CASTLE james

1977 . garden valley . idaho . usa

1899 . garden valley . idaho . usa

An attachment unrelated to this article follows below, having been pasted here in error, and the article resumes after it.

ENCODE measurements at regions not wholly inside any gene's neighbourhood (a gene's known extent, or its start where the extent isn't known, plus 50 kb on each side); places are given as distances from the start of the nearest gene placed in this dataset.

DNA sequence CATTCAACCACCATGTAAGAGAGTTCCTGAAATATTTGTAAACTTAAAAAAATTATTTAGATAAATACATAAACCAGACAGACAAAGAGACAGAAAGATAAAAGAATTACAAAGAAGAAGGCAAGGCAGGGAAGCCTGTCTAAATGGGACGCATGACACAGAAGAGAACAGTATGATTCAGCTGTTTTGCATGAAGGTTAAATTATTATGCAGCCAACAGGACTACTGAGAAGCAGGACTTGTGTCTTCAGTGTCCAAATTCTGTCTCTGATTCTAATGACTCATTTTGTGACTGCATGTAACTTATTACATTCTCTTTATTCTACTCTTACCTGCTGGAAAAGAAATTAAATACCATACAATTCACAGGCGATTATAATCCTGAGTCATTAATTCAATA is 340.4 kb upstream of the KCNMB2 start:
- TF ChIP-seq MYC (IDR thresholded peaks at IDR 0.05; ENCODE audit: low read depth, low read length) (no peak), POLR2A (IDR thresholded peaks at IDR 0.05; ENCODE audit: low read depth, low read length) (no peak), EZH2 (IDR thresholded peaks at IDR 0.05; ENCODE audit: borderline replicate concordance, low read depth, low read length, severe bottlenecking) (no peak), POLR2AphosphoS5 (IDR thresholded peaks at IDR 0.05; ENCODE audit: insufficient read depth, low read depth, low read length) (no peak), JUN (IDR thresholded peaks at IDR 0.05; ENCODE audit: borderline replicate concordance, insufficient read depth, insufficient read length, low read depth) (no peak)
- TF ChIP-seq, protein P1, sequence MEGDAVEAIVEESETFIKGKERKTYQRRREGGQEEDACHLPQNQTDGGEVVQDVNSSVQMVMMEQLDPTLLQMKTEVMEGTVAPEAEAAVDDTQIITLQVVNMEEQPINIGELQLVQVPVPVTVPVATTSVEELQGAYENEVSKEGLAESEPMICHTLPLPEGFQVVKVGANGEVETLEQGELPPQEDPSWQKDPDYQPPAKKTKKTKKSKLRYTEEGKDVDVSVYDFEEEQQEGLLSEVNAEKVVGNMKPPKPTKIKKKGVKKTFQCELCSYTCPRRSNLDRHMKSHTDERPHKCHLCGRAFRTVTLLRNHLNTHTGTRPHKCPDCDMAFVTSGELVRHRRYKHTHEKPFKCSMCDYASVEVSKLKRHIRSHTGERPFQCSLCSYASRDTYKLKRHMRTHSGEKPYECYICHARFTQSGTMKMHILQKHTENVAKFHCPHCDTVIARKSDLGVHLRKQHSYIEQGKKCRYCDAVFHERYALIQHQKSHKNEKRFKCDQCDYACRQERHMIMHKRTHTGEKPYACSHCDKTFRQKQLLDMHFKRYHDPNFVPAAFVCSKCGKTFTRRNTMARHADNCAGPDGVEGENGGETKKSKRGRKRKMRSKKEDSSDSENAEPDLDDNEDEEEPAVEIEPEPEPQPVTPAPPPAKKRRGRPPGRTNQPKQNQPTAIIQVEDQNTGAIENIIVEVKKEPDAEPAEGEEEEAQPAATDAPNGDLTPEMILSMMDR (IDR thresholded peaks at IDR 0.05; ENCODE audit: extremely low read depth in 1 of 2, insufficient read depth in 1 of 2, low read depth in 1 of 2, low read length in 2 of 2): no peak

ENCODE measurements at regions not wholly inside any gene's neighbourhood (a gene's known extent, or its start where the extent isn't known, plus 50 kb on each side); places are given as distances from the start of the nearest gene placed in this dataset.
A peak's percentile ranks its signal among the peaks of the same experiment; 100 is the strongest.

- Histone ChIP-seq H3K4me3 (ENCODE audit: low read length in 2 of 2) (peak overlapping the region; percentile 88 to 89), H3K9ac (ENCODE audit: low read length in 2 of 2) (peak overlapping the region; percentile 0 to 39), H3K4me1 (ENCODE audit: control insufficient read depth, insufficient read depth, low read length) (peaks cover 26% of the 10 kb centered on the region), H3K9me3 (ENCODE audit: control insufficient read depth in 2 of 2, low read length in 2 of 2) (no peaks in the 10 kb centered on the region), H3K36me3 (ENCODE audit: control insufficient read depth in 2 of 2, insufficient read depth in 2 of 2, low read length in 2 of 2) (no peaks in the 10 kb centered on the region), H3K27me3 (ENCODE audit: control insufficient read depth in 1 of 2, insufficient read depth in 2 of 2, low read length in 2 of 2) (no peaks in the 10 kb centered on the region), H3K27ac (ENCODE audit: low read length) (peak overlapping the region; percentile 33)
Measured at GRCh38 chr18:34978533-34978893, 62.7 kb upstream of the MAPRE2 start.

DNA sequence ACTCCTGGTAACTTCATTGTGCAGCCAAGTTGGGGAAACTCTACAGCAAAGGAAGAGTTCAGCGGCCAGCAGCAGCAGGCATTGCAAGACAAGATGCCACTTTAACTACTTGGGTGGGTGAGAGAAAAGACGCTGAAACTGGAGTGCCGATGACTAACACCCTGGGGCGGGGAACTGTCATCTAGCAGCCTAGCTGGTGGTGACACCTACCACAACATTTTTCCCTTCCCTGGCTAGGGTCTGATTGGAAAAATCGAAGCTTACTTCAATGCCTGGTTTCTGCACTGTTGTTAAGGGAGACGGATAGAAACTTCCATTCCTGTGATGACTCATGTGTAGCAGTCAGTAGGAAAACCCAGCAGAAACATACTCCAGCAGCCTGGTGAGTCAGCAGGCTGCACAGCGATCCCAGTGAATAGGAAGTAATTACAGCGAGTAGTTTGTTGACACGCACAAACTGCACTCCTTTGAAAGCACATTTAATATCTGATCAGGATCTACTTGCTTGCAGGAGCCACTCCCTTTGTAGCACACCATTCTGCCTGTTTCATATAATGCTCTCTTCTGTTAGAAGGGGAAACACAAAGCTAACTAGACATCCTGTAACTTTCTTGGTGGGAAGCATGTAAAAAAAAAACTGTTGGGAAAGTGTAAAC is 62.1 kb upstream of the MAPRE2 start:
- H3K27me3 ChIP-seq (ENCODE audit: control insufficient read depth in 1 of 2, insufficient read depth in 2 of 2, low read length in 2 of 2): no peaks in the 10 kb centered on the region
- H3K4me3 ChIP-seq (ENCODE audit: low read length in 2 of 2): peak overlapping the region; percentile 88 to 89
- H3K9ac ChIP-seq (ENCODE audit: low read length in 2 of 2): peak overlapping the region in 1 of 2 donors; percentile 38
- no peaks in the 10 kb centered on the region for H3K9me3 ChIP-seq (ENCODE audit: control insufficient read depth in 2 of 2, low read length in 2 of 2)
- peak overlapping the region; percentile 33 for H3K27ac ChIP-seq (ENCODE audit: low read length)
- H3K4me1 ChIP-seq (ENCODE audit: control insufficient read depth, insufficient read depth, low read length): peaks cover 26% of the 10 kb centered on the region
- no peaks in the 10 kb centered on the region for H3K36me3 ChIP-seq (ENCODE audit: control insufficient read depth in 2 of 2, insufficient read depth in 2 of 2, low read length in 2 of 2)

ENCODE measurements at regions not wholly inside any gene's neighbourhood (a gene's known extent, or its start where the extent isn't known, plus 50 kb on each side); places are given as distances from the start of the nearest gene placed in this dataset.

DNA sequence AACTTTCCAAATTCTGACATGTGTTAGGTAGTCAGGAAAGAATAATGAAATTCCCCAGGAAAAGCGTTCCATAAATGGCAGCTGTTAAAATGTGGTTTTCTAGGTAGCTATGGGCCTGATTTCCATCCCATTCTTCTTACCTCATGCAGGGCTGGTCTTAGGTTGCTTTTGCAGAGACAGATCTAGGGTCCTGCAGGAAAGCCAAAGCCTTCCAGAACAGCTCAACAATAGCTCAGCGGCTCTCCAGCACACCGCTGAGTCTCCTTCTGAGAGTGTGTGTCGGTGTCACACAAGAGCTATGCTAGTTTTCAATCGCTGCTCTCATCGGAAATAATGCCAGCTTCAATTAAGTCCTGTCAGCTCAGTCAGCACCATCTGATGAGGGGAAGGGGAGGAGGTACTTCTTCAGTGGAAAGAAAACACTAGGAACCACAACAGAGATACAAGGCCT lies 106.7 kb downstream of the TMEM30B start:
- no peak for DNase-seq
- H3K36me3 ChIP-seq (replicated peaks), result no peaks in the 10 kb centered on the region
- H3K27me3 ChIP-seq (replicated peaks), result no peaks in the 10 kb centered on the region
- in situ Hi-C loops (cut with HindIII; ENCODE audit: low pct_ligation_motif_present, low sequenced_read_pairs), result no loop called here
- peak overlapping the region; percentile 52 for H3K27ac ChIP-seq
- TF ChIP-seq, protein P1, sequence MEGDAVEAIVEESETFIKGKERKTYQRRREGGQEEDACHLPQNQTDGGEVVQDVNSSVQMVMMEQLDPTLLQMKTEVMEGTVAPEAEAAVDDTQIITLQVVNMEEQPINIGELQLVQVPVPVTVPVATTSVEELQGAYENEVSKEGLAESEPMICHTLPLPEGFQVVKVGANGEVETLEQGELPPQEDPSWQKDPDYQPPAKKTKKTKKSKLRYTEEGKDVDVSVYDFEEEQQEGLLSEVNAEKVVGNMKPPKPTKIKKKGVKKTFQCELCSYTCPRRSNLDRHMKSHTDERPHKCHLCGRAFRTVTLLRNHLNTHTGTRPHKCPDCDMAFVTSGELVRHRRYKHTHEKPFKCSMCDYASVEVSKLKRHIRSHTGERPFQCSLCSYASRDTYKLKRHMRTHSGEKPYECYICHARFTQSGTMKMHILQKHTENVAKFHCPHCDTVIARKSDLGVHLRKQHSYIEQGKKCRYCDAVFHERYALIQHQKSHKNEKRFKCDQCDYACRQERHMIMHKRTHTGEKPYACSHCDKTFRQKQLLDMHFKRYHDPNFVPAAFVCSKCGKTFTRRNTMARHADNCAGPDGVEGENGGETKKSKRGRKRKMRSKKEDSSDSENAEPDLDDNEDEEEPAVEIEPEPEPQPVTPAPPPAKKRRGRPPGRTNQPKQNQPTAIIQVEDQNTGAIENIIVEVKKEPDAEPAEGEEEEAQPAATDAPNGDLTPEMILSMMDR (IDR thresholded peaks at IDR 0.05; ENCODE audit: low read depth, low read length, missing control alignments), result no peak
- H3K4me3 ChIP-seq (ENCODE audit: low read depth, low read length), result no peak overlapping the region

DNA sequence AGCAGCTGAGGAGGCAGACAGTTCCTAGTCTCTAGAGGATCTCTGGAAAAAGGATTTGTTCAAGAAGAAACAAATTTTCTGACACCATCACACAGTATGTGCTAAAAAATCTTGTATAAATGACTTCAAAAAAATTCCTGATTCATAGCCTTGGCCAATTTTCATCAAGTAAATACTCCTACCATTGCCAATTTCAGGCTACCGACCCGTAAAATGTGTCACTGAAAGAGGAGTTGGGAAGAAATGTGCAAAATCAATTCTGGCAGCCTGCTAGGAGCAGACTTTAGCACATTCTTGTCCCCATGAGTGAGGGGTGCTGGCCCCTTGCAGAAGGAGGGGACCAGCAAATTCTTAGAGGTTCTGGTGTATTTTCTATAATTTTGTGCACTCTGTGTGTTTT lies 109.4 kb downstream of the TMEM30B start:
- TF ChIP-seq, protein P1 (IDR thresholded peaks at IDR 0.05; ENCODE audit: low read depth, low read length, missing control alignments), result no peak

Born deaf, James Castle was never able to read, write, speak or even read lips. He attended the Idaho State School for the Deaf and Blind in Gooding, from 1910 to 1915 and would remain all his life on the family farm. His artistic creation is rich thanks to the multiplicity of subject matter he portrays: pictures of family members, imaginary calendars, references to pop culture, memories of the school for the deaf and blind, everyday life at the farm. The store and the post office run by his father in the village made it possible for him to use packages, cartons or advertisements. He also used pieces of cut wood or soft cardboard which he rolled and dipped in a mixture of soot, crepe paper and saliva. He often incorporated apricot kernels, feathers from broken pens or bits of string, recalling the techniques of famous contemporary artists (Joseph Cornell, Robert Rauschenberg) which he had, however, no knowledge of. The graphic minimalism that characterizes his drawings – his ghostly, almost abstract figures are among the most remarkable – is not a sign of a lack of ability but of a sophisticated eye, turning the mundane details of everyday life into dark paintings. His work has been known from 1960, and he attended his first retrospective in Boise, the capital of Idaho, in 1963. In recent years, the Philadelphia Museum of Art organized a solo show in 2008-2009, presented later in other American museums. A major exhibition James Castle. Mostrar y almacenar was held in the Reina Sofia Museum in Madrid in 2013.